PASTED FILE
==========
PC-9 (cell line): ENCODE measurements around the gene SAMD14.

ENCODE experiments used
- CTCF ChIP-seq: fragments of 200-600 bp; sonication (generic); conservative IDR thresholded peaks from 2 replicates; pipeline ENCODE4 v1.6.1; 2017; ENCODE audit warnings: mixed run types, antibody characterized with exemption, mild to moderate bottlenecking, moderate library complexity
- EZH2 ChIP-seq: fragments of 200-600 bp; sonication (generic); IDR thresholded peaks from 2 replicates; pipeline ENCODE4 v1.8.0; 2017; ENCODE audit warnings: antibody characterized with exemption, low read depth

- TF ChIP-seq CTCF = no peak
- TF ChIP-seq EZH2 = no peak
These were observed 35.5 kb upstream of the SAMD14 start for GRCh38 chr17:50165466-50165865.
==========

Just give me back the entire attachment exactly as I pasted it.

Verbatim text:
PC-9 (cell line): ENCODE measurements around the gene SAMD14.

ENCODE experiments used
- CTCF ChIP-seq: fragments of 200-600 bp; sonication (generic); conservative IDR thresholded peaks from 2 replicates; pipeline ENCODE4 v1.6.1; 2017; ENCODE audit warnings: mixed run types, antibody characterized with exemption, mild to moderate bottlenecking, moderate library complexity
- EZH2 ChIP-seq: fragments of 200-600 bp; sonication (generic); IDR thresholded peaks from 2 replicates; pipeline ENCODE4 v1.8.0; 2017; ENCODE audit warnings: antibody characterized with exemption, low read depth

- TF ChIP-seq CTCF = no peak
- TF ChIP-seq EZH2 = no peak
These were observed 35.5 kb upstream of the SAMD14 start for GRCh38 chr17:50165466-50165865.